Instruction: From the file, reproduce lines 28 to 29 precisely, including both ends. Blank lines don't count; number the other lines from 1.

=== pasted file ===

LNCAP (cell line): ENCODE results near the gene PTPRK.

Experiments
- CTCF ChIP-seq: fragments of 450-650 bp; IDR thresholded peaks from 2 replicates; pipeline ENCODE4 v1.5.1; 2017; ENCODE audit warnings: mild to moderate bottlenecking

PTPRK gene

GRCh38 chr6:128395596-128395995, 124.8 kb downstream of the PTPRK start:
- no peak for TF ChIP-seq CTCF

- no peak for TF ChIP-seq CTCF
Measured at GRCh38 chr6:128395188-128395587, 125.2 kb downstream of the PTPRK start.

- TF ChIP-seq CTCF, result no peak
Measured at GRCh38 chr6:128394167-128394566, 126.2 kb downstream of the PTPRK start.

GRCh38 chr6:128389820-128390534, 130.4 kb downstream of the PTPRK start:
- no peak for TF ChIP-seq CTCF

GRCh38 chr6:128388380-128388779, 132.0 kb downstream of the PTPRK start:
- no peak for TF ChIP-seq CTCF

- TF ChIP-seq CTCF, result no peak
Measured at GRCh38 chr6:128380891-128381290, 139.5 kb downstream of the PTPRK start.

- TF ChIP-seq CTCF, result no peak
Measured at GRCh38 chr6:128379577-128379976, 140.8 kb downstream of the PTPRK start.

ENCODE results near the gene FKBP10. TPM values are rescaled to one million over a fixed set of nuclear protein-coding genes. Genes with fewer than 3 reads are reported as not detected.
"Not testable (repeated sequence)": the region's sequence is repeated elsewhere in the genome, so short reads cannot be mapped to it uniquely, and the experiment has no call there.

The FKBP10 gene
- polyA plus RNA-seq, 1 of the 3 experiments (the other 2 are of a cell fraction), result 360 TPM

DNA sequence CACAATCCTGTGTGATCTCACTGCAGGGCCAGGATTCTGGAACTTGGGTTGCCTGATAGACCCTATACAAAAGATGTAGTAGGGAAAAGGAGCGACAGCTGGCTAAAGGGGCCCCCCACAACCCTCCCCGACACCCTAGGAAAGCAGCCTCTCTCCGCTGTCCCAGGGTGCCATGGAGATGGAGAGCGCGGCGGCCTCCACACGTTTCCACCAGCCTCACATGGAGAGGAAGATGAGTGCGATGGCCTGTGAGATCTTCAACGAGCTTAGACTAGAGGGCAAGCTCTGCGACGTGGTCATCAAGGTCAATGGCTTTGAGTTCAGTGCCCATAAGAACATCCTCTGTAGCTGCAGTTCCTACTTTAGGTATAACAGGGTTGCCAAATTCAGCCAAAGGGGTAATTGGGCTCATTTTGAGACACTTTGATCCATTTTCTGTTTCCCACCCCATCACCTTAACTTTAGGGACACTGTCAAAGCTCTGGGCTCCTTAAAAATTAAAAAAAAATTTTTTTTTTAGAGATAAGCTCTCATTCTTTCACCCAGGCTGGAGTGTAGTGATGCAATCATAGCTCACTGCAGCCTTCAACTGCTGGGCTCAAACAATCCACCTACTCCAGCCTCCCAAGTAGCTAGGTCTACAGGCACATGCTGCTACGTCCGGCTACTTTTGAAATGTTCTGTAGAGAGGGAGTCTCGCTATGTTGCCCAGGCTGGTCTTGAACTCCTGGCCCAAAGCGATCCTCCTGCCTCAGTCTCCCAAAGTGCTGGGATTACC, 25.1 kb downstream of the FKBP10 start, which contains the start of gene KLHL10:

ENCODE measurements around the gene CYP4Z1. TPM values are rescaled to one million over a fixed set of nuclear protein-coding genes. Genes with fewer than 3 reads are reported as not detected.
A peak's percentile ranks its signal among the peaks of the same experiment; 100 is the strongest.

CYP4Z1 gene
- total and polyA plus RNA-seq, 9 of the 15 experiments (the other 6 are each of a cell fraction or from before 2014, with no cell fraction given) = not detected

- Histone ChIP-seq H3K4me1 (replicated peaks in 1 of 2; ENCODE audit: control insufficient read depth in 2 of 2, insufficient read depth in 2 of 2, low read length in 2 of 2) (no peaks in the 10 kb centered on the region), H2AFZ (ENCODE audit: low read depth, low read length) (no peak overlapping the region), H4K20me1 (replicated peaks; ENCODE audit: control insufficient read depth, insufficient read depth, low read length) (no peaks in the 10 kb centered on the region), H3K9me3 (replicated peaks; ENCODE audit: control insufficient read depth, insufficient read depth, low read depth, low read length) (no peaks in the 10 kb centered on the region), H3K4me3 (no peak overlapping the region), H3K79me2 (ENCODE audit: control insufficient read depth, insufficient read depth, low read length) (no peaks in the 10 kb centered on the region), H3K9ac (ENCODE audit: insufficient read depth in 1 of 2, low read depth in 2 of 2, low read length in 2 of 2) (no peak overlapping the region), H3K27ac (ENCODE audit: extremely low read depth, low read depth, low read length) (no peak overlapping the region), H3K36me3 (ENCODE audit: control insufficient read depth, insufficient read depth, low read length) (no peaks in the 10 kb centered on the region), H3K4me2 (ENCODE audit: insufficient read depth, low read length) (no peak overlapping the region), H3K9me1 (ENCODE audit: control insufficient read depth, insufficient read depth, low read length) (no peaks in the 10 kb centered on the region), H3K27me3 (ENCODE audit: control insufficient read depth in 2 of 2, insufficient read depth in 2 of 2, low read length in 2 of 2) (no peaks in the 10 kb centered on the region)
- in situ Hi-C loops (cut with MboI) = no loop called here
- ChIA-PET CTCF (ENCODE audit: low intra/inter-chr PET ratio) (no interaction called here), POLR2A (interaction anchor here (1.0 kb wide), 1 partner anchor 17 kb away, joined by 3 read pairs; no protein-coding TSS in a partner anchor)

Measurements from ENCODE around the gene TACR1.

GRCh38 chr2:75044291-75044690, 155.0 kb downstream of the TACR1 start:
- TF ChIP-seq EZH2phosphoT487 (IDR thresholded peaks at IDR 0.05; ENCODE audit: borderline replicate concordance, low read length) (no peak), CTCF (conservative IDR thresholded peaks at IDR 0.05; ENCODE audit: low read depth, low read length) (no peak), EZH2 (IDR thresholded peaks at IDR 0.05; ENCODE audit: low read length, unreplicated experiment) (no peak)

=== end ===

- Histone ChIP-seq H3K4me1 (replicated peaks in 1 of 2; ENCODE audit: control insufficient read depth in 2 of 2, insufficient read depth in 2 of 2, low read length in 2 of 2) (no peaks in the 10 kb centered on the region), H2AFZ (ENCODE audit: low read depth, low read length) (no peak overlapping the region), H4K20me1 (replicated peaks; ENCODE audit: control insufficient read depth, insufficient read depth, low read length) (no peaks in the 10 kb centered on the region), H3K9me3 (replicated peaks; ENCODE audit: control insufficient read depth, insufficient read depth, low read depth, low read length) (no peaks in the 10 kb centered on the region), H3K4me3 (no peak overlapping the region), H3K79me2 (ENCODE audit: control insufficient read depth, insufficient read depth, low read length) (no peaks in the 10 kb centered on the region), H3K9ac (ENCODE audit: insufficient read depth in 1 of 2, low read depth in 2 of 2, low read length in 2 of 2) (no peak overlapping the region), H3K27ac (ENCODE audit: extremely low read depth, low read depth, low read length) (no peak overlapping the region), H3K36me3 (ENCODE audit: control insufficient read depth, insufficient read depth, low read length) (no peaks in the 10 kb centered on the region), H3K4me2 (ENCODE audit: insufficient read depth, low read length) (no peak overlapping the region), H3K9me1 (ENCODE audit: control insufficient read depth, insufficient read depth, low read length) (no peaks in the 10 kb centered on the region), H3K27me3 (ENCODE audit: control insufficient read depth in 2 of 2, insufficient read depth in 2 of 2, low read length in 2 of 2) (no peaks in the 10 kb centered on the region)
- in situ Hi-C loops (cut with MboI) = no loop called here